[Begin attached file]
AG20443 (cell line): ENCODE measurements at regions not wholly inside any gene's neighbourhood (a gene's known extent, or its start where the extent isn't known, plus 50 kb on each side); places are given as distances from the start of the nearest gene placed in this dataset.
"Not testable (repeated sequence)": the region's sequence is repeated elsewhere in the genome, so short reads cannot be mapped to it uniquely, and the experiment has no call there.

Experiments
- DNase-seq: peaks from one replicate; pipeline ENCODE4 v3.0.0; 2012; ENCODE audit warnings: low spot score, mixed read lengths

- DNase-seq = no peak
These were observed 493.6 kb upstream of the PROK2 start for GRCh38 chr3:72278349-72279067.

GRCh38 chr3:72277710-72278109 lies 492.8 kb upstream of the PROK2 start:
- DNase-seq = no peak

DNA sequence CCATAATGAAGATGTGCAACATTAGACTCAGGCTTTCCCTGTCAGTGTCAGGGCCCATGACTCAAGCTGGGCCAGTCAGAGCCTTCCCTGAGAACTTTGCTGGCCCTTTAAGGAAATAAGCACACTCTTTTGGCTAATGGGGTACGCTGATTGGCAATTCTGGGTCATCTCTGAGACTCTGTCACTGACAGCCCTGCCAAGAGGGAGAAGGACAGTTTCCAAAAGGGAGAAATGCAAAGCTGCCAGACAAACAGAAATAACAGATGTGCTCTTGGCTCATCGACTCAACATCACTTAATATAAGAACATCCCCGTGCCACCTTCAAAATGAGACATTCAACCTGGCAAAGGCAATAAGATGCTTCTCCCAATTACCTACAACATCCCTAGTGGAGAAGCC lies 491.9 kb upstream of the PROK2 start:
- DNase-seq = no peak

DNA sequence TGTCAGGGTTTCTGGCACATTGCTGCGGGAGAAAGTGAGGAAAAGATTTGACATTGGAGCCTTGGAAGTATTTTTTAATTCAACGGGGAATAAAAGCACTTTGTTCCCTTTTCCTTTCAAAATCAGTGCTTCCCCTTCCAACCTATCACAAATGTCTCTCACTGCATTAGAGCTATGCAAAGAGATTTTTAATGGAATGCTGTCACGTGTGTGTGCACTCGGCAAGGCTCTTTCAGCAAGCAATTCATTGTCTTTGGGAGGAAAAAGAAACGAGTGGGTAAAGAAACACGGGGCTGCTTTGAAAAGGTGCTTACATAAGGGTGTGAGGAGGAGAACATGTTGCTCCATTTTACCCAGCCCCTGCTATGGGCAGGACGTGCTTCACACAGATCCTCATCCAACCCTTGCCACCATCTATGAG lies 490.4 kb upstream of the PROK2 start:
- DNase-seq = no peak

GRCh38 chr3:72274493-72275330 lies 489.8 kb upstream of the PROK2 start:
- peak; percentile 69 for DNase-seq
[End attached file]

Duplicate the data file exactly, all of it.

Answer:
AG20443 (cell line): ENCODE measurements at regions not wholly inside any gene's neighbourhood (a gene's known extent, or its start where the extent isn't known, plus 50 kb on each side); places are given as distances from the start of the nearest gene placed in this dataset.
"Not testable (repeated sequence)": the region's sequence is repeated elsewhere in the genome, so short reads cannot be mapped to it uniquely, and the experiment has no call there.

Experiments
- DNase-seq: peaks from one replicate; pipeline ENCODE4 v3.0.0; 2012; ENCODE audit warnings: low spot score, mixed read lengths

- DNase-seq = no peak
These were observed 493.6 kb upstream of the PROK2 start for GRCh38 chr3:72278349-72279067.

GRCh38 chr3:72277710-72278109 lies 492.8 kb upstream of the PROK2 start:
- DNase-seq = no peak

DNA sequence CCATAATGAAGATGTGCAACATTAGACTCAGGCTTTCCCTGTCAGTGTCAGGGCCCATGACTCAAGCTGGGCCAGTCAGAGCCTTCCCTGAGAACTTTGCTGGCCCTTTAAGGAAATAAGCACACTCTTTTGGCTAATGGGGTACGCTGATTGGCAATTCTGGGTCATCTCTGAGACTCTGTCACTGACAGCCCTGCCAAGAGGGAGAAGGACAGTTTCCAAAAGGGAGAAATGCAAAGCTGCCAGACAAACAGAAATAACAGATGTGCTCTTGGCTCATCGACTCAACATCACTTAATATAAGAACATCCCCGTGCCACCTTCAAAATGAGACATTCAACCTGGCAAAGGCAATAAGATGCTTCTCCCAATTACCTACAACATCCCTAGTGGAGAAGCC lies 491.9 kb upstream of the PROK2 start:
- DNase-seq = no peak

DNA sequence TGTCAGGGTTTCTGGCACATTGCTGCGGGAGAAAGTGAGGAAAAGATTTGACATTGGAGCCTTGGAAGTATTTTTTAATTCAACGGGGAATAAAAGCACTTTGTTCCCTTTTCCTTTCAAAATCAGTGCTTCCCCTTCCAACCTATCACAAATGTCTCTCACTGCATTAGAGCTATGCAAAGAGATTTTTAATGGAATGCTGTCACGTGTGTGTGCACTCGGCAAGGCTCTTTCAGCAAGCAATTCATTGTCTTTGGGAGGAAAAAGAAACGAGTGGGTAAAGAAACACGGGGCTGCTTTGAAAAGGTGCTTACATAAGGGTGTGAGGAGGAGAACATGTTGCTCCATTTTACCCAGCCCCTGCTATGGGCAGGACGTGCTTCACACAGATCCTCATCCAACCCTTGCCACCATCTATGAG lies 490.4 kb upstream of the PROK2 start:
- DNase-seq = no peak

GRCh38 chr3:72274493-72275330 lies 489.8 kb upstream of the PROK2 start:
- peak; percentile 69 for DNase-seq